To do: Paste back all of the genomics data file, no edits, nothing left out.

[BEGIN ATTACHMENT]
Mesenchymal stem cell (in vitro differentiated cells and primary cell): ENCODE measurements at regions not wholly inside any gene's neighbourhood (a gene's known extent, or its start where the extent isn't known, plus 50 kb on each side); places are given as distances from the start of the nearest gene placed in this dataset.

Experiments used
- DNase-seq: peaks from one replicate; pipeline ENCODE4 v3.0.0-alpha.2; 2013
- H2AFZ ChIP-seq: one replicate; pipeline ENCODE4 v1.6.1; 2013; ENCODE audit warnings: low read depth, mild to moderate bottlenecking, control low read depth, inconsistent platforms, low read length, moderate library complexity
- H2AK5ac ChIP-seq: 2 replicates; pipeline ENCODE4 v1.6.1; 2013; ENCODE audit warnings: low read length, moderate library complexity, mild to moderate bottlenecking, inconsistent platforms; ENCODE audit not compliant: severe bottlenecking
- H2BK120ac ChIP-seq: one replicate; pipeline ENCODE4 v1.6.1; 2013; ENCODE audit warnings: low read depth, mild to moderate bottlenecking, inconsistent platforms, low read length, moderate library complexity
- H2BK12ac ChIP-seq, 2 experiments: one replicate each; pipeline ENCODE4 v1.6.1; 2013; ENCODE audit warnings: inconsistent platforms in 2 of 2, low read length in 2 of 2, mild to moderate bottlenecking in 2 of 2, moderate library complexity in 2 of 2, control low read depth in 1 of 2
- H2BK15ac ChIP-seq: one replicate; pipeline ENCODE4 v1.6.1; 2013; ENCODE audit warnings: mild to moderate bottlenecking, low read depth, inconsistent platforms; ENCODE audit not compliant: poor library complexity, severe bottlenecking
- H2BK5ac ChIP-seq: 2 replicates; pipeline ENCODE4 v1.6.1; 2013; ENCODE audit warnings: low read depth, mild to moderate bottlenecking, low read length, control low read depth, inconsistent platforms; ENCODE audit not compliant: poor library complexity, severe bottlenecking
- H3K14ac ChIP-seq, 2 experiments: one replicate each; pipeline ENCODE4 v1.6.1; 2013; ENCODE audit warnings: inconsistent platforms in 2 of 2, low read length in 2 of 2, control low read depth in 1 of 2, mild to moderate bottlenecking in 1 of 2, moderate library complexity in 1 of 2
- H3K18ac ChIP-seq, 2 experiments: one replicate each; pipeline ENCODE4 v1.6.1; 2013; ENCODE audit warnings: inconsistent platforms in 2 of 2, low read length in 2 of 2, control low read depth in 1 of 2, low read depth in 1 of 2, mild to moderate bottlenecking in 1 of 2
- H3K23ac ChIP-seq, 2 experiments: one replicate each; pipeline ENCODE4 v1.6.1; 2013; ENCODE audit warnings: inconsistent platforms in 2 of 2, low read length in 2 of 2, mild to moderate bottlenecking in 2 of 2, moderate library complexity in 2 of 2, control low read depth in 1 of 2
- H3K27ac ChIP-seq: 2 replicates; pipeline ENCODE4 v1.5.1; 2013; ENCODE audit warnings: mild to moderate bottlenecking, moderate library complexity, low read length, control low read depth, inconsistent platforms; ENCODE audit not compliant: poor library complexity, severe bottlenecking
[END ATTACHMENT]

Mesenchymal stem cell (in vitro differentiated cells and primary cell): ENCODE measurements at regions not wholly inside any gene's neighbourhood (a gene's known extent, or its start where the extent isn't known, plus 50 kb on each side); places are given as distances from the start of the nearest gene placed in this dataset.

Experiments used
- DNase-seq: peaks from one replicate; pipeline ENCODE4 v3.0.0-alpha.2; 2013
- H2AFZ ChIP-seq: one replicate; pipeline ENCODE4 v1.6.1; 2013; ENCODE audit warnings: low read depth, mild to moderate bottlenecking, control low read depth, inconsistent platforms, low read length, moderate library complexity
- H2AK5ac ChIP-seq: 2 replicates; pipeline ENCODE4 v1.6.1; 2013; ENCODE audit warnings: low read length, moderate library complexity, mild to moderate bottlenecking, inconsistent platforms; ENCODE audit not compliant: severe bottlenecking
- H2BK120ac ChIP-seq: one replicate; pipeline ENCODE4 v1.6.1; 2013; ENCODE audit warnings: low read depth, mild to moderate bottlenecking, inconsistent platforms, low read length, moderate library complexity
- H2BK12ac ChIP-seq, 2 experiments: one replicate each; pipeline ENCODE4 v1.6.1; 2013; ENCODE audit warnings: inconsistent platforms in 2 of 2, low read length in 2 of 2, mild to moderate bottlenecking in 2 of 2, moderate library complexity in 2 of 2, control low read depth in 1 of 2
- H2BK15ac ChIP-seq: one replicate; pipeline ENCODE4 v1.6.1; 2013; ENCODE audit warnings: mild to moderate bottlenecking, low read depth, inconsistent platforms; ENCODE audit not compliant: poor library complexity, severe bottlenecking
- H2BK5ac ChIP-seq: 2 replicates; pipeline ENCODE4 v1.6.1; 2013; ENCODE audit warnings: low read depth, mild to moderate bottlenecking, low read length, control low read depth, inconsistent platforms; ENCODE audit not compliant: poor library complexity, severe bottlenecking
- H3K14ac ChIP-seq, 2 experiments: one replicate each; pipeline ENCODE4 v1.6.1; 2013; ENCODE audit warnings: inconsistent platforms in 2 of 2, low read length in 2 of 2, control low read depth in 1 of 2, mild to moderate bottlenecking in 1 of 2, moderate library complexity in 1 of 2
- H3K18ac ChIP-seq, 2 experiments: one replicate each; pipeline ENCODE4 v1.6.1; 2013; ENCODE audit warnings: inconsistent platforms in 2 of 2, low read length in 2 of 2, control low read depth in 1 of 2, low read depth in 1 of 2, mild to moderate bottlenecking in 1 of 2
- H3K23ac ChIP-seq, 2 experiments: one replicate each; pipeline ENCODE4 v1.6.1; 2013; ENCODE audit warnings: inconsistent platforms in 2 of 2, low read length in 2 of 2, mild to moderate bottlenecking in 2 of 2, moderate library complexity in 2 of 2, control low read depth in 1 of 2
- H3K27ac ChIP-seq: 2 replicates; pipeline ENCODE4 v1.5.1; 2013; ENCODE audit warnings: mild to moderate bottlenecking, moderate library complexity, low read length, control low read depth, inconsistent platforms; ENCODE audit not compliant: poor library complexity, severe bottlenecking